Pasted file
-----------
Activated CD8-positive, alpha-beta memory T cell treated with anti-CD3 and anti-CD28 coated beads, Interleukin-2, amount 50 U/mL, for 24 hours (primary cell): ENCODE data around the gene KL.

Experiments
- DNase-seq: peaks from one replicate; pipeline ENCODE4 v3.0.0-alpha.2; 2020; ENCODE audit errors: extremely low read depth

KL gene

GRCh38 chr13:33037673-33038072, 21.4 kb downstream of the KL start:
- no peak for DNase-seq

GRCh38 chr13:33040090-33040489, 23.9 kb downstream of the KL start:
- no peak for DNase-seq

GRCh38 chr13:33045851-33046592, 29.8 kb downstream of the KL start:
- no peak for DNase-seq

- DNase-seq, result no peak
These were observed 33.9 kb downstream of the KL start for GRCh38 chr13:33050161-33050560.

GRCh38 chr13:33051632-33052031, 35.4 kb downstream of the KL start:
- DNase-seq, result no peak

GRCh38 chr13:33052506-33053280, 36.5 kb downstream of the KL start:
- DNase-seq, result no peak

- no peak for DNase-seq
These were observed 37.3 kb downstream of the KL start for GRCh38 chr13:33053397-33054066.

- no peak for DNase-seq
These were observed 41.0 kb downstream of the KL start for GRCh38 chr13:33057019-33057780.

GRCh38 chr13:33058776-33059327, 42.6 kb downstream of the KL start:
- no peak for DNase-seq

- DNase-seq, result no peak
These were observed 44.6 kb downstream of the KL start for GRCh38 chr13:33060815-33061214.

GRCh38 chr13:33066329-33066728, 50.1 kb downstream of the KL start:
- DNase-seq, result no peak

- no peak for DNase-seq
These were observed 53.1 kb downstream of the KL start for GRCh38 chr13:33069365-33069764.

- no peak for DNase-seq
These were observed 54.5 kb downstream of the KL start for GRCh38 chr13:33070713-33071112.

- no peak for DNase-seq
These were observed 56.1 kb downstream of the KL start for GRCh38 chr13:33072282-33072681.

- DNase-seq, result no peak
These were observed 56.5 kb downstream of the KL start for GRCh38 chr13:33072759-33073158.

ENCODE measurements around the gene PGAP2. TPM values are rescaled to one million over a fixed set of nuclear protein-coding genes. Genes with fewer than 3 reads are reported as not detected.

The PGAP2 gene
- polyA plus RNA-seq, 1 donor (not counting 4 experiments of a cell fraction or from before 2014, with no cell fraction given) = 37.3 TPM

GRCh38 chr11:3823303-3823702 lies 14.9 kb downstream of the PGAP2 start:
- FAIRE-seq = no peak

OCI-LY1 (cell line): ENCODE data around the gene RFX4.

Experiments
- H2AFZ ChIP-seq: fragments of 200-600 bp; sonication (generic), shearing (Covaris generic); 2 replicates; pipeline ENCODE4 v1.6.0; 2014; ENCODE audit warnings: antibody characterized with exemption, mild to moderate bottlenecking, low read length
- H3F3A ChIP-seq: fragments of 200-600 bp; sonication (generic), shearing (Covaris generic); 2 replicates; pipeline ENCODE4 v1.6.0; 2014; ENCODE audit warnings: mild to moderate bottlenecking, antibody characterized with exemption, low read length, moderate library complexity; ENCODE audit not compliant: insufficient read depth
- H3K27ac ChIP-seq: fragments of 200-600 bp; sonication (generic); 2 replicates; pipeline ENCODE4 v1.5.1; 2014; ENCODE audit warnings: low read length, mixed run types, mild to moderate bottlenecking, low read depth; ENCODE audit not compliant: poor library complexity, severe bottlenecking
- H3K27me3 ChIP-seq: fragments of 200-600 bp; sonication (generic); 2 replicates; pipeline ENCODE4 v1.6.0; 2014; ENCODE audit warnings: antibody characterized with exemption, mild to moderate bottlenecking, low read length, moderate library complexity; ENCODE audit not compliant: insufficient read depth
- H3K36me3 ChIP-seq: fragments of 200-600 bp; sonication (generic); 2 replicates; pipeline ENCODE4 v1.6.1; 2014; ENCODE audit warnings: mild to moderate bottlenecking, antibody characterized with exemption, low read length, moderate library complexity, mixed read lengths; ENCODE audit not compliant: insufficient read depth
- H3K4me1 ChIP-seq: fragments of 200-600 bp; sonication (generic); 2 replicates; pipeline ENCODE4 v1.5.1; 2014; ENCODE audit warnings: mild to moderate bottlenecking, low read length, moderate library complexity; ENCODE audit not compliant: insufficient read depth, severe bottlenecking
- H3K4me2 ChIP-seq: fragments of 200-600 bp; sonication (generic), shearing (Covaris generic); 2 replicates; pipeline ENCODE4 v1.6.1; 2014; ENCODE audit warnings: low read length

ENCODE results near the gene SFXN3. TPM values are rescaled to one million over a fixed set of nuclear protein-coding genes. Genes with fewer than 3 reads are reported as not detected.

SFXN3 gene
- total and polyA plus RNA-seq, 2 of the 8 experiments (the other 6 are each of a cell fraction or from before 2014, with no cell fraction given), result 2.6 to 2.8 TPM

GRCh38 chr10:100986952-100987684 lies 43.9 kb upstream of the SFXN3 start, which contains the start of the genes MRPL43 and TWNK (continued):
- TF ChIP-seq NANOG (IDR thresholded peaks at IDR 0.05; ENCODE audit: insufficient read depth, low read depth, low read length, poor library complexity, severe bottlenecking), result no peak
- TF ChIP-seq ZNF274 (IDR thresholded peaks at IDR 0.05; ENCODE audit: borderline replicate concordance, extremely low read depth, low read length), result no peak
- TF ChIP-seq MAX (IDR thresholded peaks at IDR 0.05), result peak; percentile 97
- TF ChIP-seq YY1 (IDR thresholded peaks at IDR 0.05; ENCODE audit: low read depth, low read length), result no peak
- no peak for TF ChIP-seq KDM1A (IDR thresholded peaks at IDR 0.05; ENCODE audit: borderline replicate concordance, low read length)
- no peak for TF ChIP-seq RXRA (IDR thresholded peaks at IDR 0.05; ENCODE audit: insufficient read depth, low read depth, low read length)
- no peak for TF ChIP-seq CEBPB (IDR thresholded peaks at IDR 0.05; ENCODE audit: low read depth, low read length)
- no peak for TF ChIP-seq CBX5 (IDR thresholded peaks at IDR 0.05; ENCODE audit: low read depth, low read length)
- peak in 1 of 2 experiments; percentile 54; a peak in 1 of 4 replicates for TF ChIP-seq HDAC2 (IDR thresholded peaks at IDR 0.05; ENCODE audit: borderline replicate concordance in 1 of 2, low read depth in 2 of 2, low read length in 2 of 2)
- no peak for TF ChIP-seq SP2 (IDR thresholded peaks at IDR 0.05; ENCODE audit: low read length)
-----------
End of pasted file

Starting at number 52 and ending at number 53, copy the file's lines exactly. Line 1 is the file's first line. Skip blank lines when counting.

GRCh38 chr10:100986952-100987684 lies 43.9 kb upstream of the SFXN3 start, which contains the start of the genes MRPL43 and TWNK (continued):
- TF ChIP-seq NANOG (IDR thresholded peaks at IDR 0.05; ENCODE audit: insufficient read depth, low read depth, low read length, poor library complexity, severe bottlenecking), result no peak